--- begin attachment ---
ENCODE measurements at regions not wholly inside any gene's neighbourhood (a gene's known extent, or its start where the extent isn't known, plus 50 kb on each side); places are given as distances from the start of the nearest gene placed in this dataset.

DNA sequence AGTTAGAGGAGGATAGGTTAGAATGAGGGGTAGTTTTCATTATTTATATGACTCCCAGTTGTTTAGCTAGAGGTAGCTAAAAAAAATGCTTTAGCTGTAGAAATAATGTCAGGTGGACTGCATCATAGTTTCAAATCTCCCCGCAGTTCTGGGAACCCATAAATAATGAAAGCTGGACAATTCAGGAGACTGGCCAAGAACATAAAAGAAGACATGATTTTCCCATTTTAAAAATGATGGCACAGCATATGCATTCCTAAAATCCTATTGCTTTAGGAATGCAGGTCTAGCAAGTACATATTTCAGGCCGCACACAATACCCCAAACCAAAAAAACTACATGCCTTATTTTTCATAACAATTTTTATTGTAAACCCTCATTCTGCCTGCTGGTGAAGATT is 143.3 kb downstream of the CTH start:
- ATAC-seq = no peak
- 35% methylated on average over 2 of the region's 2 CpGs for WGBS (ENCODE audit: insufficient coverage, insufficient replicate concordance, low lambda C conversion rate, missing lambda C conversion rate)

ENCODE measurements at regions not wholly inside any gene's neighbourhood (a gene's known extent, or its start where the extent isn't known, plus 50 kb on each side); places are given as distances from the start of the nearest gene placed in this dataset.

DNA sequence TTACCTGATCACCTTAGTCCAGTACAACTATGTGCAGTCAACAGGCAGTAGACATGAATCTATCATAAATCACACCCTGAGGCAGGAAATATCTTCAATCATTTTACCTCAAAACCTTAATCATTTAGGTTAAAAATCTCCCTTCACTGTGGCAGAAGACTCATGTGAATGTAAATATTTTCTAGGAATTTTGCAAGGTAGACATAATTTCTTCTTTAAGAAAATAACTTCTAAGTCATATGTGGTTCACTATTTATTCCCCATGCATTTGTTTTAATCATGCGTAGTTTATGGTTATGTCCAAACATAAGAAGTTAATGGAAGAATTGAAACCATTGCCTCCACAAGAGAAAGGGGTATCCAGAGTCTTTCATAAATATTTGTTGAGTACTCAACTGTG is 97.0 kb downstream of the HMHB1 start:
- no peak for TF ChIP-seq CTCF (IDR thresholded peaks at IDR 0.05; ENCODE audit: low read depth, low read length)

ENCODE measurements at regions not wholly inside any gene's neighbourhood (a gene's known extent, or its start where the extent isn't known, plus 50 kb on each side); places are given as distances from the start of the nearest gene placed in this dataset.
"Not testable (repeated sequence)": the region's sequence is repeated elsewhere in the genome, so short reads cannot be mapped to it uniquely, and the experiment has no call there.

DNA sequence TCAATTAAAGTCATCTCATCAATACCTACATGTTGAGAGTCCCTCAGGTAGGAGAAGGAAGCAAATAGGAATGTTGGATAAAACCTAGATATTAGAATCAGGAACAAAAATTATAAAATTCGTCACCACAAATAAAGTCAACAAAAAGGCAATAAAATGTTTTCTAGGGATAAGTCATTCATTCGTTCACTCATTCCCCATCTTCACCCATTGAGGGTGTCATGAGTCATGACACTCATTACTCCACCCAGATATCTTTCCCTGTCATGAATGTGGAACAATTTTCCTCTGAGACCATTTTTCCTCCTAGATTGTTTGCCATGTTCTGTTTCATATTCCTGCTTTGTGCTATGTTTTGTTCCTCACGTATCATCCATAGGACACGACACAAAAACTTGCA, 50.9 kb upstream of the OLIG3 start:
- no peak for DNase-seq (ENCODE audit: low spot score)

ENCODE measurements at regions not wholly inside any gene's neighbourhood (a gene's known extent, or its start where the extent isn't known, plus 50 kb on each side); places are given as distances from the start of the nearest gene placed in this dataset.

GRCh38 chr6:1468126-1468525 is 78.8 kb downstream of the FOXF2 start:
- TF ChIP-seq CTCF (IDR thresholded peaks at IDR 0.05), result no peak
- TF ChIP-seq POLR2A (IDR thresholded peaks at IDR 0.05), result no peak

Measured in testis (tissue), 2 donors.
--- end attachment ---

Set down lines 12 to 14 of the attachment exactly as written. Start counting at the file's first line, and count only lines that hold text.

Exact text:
ENCODE measurements at regions not wholly inside any gene's neighbourhood (a gene's known extent, or its start where the extent isn't known, plus 50 kb on each side); places are given as distances from the start of the nearest gene placed in this dataset.

GRCh38 chr6:1468126-1468525 is 78.8 kb downstream of the FOXF2 start:
- TF ChIP-seq CTCF (IDR thresholded peaks at IDR 0.05), result no peak